The Null Device
The Melbourne City Council is planning to discourage the use of cars in the CBD. It's not quite a London-style congestion charge, but will involve lowering speed limits, reclaiming street space for pedestrians and cyclists, giving cheaper public transport fares to residents who give up parking permits and, umm, resisting moves to ease the flow of traffic into the city centre. It also will only cover the 2 square kilometres that comprise the central business district, and depends on the state government increasing public transport funding, which it has shown no signs of doing.
So, if this plan goes ahead, two things could happen:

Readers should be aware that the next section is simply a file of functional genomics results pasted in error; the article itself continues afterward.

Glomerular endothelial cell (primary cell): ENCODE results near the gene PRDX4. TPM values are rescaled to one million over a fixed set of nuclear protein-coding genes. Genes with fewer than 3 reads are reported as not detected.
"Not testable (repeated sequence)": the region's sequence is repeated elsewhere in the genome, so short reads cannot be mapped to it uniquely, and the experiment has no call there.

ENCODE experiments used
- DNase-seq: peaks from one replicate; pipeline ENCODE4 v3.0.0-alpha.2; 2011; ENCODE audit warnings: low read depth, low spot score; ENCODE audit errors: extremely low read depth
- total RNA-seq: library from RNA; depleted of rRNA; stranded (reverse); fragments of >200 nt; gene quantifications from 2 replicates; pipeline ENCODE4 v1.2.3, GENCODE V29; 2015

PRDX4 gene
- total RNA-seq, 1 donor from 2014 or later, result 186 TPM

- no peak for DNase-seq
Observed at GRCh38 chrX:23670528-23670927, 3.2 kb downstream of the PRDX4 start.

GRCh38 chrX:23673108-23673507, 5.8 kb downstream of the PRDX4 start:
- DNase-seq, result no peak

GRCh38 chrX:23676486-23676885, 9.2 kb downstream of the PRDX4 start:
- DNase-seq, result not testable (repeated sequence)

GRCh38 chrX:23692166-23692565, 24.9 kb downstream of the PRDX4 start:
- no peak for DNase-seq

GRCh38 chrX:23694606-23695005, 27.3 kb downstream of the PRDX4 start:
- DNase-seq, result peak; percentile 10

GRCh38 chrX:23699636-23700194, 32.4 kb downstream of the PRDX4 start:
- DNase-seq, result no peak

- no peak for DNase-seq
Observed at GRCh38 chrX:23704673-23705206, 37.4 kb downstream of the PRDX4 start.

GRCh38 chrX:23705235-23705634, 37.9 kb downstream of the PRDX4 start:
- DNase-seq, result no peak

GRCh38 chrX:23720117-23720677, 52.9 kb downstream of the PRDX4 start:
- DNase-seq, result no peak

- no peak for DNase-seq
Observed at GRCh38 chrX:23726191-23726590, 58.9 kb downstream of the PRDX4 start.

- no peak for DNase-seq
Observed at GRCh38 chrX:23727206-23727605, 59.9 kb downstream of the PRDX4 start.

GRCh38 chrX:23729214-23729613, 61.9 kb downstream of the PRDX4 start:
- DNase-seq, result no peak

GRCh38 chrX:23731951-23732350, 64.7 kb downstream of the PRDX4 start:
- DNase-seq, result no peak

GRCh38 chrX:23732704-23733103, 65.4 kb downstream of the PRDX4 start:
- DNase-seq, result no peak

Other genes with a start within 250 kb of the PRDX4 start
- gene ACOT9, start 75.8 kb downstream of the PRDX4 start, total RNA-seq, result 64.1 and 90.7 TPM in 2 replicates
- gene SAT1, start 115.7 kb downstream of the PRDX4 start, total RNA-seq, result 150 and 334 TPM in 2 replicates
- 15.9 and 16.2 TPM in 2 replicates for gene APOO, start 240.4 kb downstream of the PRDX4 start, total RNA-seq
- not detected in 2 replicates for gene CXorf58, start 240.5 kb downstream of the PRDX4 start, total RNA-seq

- People abandon driving into the city centre in favour of public transport; as pressure on the city's trams and City Loop increase, the government increases funding and expands the system to cope
- People abandon driving into the city centre. Overcrowded trams and trains struggle to cope. Public transport operators rip out seats, creating a standing-only transport system to accommodate the crowds. The government hems and haws over the question of increasing funding, eventually doing little or nothing. After mass public dissatisfaction, the city council reverses the plan, removes bike/bus lanes, restores parking spaces and the car resumes its place as Melbourne's rightful king, and motorists can once more sit down in their oversized Toorak tractors as they nip down to David Jones.